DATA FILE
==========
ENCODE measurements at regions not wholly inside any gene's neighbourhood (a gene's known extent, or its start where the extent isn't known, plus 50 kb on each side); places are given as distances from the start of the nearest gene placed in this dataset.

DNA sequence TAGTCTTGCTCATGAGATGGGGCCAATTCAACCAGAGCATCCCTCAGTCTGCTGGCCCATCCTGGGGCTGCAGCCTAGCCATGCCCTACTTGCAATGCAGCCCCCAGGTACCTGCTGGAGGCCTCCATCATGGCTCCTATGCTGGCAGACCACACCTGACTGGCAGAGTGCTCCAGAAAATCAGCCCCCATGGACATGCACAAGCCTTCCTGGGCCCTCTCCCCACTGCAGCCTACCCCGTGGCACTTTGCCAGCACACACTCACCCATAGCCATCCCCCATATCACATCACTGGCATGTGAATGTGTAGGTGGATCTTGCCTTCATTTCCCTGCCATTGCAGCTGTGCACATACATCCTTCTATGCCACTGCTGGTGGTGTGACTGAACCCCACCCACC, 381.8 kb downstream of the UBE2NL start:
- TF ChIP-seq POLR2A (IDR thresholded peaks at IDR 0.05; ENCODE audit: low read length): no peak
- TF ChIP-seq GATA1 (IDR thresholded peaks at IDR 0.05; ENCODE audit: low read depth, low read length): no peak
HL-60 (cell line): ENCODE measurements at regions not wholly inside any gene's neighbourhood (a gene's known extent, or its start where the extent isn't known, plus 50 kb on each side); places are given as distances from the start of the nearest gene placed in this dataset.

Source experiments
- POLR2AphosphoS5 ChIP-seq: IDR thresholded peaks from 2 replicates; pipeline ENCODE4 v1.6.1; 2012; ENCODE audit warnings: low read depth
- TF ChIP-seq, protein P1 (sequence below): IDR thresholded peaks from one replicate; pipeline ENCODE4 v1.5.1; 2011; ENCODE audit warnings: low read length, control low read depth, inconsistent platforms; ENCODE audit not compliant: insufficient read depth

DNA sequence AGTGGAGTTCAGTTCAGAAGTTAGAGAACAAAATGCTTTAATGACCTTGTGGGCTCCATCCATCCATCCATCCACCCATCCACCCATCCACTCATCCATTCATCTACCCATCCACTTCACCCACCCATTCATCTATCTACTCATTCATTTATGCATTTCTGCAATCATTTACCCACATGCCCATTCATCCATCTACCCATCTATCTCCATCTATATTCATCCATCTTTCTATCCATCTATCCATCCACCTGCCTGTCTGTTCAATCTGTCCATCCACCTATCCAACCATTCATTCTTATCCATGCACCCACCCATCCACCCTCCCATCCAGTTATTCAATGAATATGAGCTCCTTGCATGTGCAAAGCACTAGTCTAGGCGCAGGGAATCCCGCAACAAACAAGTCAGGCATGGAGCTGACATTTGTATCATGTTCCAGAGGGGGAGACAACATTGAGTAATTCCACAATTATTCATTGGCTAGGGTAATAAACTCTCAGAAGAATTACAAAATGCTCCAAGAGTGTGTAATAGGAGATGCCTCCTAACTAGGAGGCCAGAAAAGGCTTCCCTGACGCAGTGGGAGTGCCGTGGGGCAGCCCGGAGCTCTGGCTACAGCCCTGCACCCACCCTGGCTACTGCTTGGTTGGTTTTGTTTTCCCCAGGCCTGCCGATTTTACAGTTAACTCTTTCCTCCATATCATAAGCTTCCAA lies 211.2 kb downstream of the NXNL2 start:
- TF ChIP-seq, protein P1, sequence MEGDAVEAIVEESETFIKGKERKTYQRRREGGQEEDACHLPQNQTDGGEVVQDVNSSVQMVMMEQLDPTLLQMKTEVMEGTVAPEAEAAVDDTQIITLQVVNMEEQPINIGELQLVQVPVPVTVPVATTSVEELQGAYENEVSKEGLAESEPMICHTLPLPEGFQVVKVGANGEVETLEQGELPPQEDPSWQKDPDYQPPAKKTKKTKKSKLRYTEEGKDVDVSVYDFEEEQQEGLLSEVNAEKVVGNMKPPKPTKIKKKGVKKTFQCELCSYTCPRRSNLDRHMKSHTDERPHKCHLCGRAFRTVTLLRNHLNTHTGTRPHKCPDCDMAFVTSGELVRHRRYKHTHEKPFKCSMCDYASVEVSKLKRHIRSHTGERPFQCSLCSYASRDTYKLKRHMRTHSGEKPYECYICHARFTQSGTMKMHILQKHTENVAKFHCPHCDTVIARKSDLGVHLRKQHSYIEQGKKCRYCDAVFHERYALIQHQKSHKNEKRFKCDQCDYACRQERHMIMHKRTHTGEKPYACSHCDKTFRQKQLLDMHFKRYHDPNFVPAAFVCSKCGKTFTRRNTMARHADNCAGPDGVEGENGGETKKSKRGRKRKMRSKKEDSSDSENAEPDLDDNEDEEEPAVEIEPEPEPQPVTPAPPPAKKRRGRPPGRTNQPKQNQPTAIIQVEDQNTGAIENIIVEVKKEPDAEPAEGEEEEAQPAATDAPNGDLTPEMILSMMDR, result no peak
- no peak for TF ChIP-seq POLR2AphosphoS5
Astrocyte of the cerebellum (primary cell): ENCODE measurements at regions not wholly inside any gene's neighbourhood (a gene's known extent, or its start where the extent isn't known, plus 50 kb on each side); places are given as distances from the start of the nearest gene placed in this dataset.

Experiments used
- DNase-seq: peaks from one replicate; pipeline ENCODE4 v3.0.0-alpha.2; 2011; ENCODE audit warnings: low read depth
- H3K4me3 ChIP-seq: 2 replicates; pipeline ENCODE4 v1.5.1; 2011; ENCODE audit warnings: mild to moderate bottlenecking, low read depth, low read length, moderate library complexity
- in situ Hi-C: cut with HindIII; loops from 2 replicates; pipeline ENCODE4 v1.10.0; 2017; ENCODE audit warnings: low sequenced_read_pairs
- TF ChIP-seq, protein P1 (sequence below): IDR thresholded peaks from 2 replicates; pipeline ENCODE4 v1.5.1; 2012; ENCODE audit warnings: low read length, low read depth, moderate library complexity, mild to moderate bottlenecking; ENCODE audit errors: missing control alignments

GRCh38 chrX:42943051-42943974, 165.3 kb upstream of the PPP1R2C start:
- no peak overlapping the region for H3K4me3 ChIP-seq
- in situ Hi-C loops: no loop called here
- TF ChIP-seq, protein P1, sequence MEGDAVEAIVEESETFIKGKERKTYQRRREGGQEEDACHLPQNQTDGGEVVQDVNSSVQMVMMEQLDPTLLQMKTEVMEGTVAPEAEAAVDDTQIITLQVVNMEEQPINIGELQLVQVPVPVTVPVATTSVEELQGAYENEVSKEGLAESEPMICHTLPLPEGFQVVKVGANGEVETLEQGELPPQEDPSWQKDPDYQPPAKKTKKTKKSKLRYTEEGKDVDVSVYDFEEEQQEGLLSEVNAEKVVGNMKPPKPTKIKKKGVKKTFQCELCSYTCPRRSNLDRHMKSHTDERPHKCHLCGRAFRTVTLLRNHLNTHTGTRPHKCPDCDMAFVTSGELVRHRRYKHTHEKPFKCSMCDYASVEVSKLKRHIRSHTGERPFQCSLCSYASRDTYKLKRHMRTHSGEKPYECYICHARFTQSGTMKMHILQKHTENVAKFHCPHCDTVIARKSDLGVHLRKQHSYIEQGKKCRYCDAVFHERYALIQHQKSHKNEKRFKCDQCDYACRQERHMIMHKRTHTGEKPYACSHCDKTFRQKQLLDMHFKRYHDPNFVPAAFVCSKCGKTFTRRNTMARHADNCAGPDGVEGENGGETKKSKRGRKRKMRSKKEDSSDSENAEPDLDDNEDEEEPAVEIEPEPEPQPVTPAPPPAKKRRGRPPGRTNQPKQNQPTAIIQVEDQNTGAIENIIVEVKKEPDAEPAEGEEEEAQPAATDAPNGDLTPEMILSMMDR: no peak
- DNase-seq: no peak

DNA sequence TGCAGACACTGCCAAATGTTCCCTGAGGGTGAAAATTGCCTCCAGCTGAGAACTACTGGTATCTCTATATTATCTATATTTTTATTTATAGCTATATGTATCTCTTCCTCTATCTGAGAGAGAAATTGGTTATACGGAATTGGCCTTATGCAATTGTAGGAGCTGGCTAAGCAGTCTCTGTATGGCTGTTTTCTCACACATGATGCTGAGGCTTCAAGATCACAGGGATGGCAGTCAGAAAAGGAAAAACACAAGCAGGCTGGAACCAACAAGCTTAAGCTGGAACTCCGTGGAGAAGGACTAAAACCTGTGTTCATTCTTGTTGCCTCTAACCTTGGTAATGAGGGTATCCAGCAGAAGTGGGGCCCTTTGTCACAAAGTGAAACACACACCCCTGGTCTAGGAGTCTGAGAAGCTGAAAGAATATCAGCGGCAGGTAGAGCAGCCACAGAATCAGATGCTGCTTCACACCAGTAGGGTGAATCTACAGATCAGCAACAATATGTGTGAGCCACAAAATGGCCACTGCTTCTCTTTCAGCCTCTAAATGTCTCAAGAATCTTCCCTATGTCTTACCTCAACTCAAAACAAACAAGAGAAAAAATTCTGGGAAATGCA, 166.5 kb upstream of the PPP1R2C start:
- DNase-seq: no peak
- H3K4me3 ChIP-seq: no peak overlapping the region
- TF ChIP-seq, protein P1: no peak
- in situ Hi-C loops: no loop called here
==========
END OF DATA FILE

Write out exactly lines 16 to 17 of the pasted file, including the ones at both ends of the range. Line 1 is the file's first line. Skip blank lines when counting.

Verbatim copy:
- in situ Hi-C: cut with HindIII; loops from 2 replicates; pipeline ENCODE4 v1.10.0; 2017; ENCODE audit warnings: low sequenced_read_pairs
- TF ChIP-seq, protein P1 (sequence below): IDR thresholded peaks from 2 replicates; pipeline ENCODE4 v1.5.1; 2012; ENCODE audit warnings: low read length, low read depth, moderate library complexity, mild to moderate bottlenecking; ENCODE audit errors: missing control alignments